Do you remember typing your resume up on an electric typewriter (lol even I don't go back as far as the manual typewriters). One for each company you were applying for. Back in the 1980's jobs were in short supply. It was normal for someone to send out 200 resumes before they received an interview. Each resume had to be typed individually. Stuffed into an envelope, stamped and posted or dropped off manually hoping this might give you a leg up on the competition. Every morning a mini forest landed in the mailroom, sorted into a cart and delivered to the Hiring Manager by the "mail girl" (that was how I started at Ontario Hydro). Reams of resumes had to be sorted into job categories and then sorted into: trash, contact, keep on file. And yes you are right, all these people were then contacted by mail or phone depending on the decision. Answering machines were in short supply in homes in the 70s and 80s, so it was OK to phone the company to see what the status was on your application. The next step was storage. The resumes that weren't put in the trash were stored in big grey filing cabinets. After their "shelf live expired" they were archived - which meant put in a box and stored in another location. There was no recycling back then and we hated throwing anything away. If you didn't have a good filing system good luck finding anything in this paper filled "big data" system.
One of the companies I worked for in the early 90's used to scan 1000's of paper resumes into their databases every day. It was a very basic database, name, contact info and a dump of the resume.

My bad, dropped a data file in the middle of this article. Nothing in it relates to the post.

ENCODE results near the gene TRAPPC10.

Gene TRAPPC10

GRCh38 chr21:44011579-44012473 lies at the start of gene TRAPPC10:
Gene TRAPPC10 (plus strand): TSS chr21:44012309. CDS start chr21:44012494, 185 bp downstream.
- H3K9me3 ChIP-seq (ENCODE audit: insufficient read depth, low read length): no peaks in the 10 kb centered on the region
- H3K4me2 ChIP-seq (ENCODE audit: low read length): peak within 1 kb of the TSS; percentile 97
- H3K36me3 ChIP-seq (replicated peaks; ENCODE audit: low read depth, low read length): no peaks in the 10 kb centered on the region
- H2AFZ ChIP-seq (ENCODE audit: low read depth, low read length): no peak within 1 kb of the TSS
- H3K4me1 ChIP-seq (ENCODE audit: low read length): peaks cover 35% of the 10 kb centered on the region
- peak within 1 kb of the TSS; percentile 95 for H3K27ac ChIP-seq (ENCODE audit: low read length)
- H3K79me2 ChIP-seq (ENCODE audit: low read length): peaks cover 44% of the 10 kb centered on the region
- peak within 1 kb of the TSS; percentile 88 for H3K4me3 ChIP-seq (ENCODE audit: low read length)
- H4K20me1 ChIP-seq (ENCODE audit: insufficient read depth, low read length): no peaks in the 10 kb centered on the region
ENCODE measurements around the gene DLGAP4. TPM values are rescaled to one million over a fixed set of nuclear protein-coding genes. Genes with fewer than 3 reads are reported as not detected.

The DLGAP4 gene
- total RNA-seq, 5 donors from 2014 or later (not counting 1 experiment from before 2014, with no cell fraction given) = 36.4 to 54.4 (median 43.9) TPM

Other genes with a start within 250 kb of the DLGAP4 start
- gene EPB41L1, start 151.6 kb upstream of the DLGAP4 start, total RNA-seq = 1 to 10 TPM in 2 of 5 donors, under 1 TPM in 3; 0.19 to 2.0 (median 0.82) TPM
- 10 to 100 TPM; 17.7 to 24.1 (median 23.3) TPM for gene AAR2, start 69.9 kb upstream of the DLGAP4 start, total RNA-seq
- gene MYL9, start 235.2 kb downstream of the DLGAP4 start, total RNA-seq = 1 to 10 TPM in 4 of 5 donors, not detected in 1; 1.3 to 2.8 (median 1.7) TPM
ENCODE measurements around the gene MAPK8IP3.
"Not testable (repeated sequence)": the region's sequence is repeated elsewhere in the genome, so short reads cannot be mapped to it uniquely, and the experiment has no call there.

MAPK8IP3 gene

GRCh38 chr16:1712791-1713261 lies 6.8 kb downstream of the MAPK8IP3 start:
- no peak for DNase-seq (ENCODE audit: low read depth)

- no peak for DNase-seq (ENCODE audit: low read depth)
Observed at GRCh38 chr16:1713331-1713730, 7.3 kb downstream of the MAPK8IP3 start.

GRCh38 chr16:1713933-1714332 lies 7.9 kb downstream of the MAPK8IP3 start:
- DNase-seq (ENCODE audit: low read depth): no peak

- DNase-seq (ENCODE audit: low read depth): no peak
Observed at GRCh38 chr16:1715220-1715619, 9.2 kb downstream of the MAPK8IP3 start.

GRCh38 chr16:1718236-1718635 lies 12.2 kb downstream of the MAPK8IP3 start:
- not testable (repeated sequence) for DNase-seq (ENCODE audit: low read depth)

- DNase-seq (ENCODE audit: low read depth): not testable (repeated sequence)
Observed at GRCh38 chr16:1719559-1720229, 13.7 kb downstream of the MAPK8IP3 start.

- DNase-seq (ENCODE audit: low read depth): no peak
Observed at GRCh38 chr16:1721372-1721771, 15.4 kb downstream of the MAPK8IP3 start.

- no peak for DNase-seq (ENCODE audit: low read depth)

Along came the Recruiter
Large companies like IBM, Ontario Hydro, General Electric, etc soon figured out that they couldn't keep up with the piles of paper resumes coming in. What to do? Here's a great idea let's outsource it to a "Headhunting/Recruiter" company. They can deal with all the paper, the follow up with the people we aren't interested in and do the screening of the applicants we are seriously interested in.
Next step was the Applicant Tracking System "ATS"
The monster job board was created in 1994. Companies jumped onboard paying the fees to use their online database. The late 1990s found companies running their own ATS systems. If you go onto the TD site today there are 21 pages of jobs with the keyword "Developer" in it. If you are interested in one of these positions, be prepared for 15 minutes of ticking boxes and entering data before you even attach your resume. Don't forget anything or - boom - rejected. Your resume then goes into a MASSIVE database of potential employees.
The ATS morphed into individual databases for SMBs. Recruiting companies's can easily have 100,000 entries in their databases. Now comes the problem, how do you deal with all this information?
Big Data and HR is a 2-way Street
This is where H2H (human 2 human) is still an important part of the HR and Big Data Analytics system. They have to work together. What is the most important thing you both can do to keep the system working properly?
HR - means Human Resources, hiring a person can't be done strictly from a database. Resumes are your history, databases are a means of contact. To land the job you have to bring the H2H into the process.
Based in Toronto, PLANET4iT is a Canadian-owned and operated recruitment and placement agency that helps companies and employment seekers survive the Digital Revolution